Sum of multiple dice rolls

  • Thread starter rbzima
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  • #1
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So, I'm having trouble seeing a pattern in this small analysis and was wondering if anyone might be able to lend a hand.

Suppose I toss a die with a result of n points. Then, whatever those n points are determines the number of dice you throw a second time. If the sum of your second throw is under 12, you lose, if it's 12, you win nothing, and if it's higher than 12, you win.

I have all the probabilities of 3 dice, but was wondering if there's a simpler way of finding the other probabilities? Since there are 18 possible numbers with 3 dice, I found that the triangular numbers starting with P(rolling a 3) for three dice is obviously 1/216, then P(rolling a 4) with 3 dice is 3 ways. Am I right to assume that there are then 6 ways for P(rolling a 5) and 10 ways for P(rolling a 6) until I reach the P(rolling a 9) because at that point the numbers are different as a result of having only six sided dice. Is there any way I might be able to see the others until I'm up to 6 dice.

I realize its far easier to find the lower numbers as I use more dice. Am I right to conclude this works for all scenarios up till 6 dice?
 

Answers and Replies

  • #2
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I have, I think a simple way. Given one die, we have [tex]\sum_1^6 j=21.[/tex] Dividing by 6 gives the average value of 3.5.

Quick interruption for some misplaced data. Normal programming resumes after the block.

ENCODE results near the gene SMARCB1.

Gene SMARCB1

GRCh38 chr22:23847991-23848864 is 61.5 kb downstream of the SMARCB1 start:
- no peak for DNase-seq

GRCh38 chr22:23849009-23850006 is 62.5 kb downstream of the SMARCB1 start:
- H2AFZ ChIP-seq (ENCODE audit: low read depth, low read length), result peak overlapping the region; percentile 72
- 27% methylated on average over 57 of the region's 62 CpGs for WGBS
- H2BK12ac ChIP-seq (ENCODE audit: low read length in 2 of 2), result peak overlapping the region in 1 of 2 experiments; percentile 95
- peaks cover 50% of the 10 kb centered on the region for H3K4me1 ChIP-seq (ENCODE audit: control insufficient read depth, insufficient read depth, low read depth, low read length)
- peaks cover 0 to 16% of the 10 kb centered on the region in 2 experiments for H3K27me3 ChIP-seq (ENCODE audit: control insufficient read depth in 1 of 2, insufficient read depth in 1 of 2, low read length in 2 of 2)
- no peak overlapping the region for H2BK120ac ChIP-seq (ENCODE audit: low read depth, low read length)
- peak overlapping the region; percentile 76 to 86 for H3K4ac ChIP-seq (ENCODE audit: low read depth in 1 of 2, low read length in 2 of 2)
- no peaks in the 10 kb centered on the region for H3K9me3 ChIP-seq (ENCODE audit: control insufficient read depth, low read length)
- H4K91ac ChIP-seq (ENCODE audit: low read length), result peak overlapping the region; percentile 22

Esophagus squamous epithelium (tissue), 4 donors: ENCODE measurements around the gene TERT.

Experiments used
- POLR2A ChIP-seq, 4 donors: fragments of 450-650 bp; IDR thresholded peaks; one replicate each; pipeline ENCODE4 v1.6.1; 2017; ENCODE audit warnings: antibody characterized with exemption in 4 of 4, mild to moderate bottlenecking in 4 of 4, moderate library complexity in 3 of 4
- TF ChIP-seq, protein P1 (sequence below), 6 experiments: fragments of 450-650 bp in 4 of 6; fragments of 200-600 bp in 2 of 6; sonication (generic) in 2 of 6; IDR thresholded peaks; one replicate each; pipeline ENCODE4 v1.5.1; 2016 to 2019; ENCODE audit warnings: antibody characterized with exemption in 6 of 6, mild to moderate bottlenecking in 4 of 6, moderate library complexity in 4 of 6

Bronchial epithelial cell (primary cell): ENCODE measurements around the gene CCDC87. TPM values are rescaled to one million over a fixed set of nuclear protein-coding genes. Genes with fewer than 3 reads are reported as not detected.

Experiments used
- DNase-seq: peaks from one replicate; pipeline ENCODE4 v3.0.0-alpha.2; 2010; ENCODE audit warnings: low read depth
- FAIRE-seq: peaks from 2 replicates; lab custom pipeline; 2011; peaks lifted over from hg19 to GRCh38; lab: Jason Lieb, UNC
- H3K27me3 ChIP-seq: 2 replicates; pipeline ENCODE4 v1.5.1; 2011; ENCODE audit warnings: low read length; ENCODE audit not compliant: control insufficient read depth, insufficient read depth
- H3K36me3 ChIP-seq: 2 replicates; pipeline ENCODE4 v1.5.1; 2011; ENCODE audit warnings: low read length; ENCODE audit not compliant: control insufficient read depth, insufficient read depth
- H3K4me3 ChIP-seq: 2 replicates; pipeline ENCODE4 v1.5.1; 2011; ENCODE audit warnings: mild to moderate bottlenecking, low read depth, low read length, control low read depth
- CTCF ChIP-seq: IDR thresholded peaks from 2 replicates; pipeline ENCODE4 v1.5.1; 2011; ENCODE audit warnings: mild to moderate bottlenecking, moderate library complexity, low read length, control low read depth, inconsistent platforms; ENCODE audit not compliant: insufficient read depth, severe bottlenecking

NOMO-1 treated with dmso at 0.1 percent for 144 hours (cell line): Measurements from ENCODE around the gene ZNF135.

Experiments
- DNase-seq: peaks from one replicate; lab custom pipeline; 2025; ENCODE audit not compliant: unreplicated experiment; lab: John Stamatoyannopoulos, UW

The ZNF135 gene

We can just start with that. Thus tossing a die gives the likelyhood of 3.5, which means half the time it is 3 and half the time it is 4, probably. So that on the whole we arrive at [tex]\frac{3(3.5)+4(3.5)}{2} =(3.5)^2 =12.25.[/tex] (If in one case it was 2 and 5 rolls, it would average out to the same value above.)
 
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  • #3
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I have, I think a simple way. Given one die, we have [tex]\sum_1^6 j=21.[/tex] Dividing by 6 gives the average value of 3.5.

We can just start with that. Thus tossing a die gives the likelyhood of 3.5, which means half the time it is 3 and half the time it is 4, probably. So that on the whole we arrive at [tex]\frac{3(3.5)+4(3.5)}{2} =(3.5)^2 =12.25.[/tex] (If in one case it was 2 and 5 rolls, it would average out to the same value above.)
NM, this is actually incorrect. I found an neat and easy way to solve this problem. The thing is, I need all the probabilities of multiple dice in play at the same time, and expected value is simply the payout times whatever the various probabilities are. It's alright though, because I found a nice pattern with the probabilities with 1 dice and 2 dice, and I tested it for 3 dice and sure enough, it works. Thanks for the suggestion though!
 

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